Spain has urged the European commission to work together with Morocco in view of securing a new fisheries deal as soon as possible.

The deal expires on July 17 and there seems little enthusiasm for its renewal in Morocco after a European Court annulled it in 2021 because it covers Sahara waters.

Spain’s agriculture minister Luis Planas called on the EU to “continue to work with Morocco for a renewal of the deal as soon as possible before the current agreement expires.”

Yet, for observers the deal would not be renewed before a verdict of the court following an appeals by the European commission.

The deal has been renewed since 1988. But in 2015, Algerian proxies defending the Polisario have been challenging the commercial and fisheries agreements with Morocco.

Morocco’s King Mohammed VI had said that the country will not engage in any economic step that does not cover all its territories including the Sahara, expressing a firm stand that Rabat will not compromise on its territorial integrity and economic sovereignty.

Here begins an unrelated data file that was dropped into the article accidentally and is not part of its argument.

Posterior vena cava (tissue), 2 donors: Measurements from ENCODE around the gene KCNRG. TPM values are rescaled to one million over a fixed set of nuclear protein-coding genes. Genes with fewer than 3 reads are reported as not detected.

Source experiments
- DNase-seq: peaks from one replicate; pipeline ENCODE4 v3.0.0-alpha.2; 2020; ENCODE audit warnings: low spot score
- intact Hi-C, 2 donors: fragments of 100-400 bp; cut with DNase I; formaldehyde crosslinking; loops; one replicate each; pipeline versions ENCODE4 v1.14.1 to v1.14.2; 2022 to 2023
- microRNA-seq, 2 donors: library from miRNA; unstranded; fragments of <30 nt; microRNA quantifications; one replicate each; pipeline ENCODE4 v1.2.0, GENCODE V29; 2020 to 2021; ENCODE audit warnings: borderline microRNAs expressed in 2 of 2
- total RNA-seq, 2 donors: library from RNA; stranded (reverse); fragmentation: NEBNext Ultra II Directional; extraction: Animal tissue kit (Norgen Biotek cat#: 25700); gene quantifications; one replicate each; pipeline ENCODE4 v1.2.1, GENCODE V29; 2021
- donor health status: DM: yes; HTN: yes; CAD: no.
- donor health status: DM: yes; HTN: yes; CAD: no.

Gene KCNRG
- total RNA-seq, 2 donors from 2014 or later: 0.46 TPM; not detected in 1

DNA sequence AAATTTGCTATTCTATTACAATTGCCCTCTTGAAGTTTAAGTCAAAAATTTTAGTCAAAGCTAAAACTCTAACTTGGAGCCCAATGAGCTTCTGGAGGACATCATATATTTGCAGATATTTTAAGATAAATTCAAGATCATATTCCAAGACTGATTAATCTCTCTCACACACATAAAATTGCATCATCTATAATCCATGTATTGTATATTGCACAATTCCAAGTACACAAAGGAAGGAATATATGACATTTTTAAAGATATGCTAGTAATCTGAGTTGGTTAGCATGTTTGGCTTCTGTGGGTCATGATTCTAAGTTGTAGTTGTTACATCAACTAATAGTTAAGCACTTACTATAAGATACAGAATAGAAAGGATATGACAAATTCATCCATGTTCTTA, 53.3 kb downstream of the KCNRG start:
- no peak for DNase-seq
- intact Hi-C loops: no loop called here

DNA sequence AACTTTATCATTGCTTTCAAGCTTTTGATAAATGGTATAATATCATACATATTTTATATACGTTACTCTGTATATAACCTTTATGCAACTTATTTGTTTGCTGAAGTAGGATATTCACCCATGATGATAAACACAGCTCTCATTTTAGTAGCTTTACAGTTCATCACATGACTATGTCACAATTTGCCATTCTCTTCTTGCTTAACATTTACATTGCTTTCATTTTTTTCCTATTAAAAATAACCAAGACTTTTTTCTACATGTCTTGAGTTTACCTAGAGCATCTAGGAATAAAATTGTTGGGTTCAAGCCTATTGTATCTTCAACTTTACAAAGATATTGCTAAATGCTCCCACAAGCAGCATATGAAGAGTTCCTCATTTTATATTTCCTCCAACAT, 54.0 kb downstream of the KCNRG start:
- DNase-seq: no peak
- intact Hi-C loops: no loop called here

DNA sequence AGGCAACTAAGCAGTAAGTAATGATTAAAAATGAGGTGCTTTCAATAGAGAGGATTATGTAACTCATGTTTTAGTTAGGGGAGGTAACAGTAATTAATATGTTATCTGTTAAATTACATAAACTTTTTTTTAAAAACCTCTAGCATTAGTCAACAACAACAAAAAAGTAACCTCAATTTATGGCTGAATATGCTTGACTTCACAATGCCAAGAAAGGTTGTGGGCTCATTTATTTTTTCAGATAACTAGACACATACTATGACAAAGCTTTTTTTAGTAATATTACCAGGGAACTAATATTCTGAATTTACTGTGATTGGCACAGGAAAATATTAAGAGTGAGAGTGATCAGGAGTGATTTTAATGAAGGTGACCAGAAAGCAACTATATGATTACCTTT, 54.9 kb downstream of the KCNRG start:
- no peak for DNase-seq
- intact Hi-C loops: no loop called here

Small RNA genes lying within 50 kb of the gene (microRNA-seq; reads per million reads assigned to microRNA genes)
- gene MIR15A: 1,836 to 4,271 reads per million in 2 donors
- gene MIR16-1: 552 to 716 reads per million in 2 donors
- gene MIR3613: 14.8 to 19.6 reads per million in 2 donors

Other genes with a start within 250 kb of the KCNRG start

Moroccan fisheries operators are not supportive of such a deal either. Morocco receives in return for letting 128 EU vessels fish in its waters 208 million euros only, most of it is directed to developing the fisheries sector.

In contrast, it exports 2.5 billion dollars of fisheries products to the EU market.

“I have never supported the idea of a fisheries deal between Morocco and the EU,” said Hassan Sentissi EL Idrissi, head of fisheries industry federation.

He urged Morocco to raise the bar by asking for a higher EU contribution and reducing the number of EU vessels.

Russia, Japan and the UK are also interested parties in fisheries deals with Morocco.

The UK’s justice system has dealt a blow to Algerian proxies, when a British court rejected irrevocably a challenge by pro-polisario Western Sahara Campaign (WSC) to the association agreement with Morocco.

The verdict, which reduced the Polisario to its size as an Algerian puppet that has no right to claim representativeness of the Sahara people, should serve as an example to the European Court of Justice.

Source: The North Africa Post

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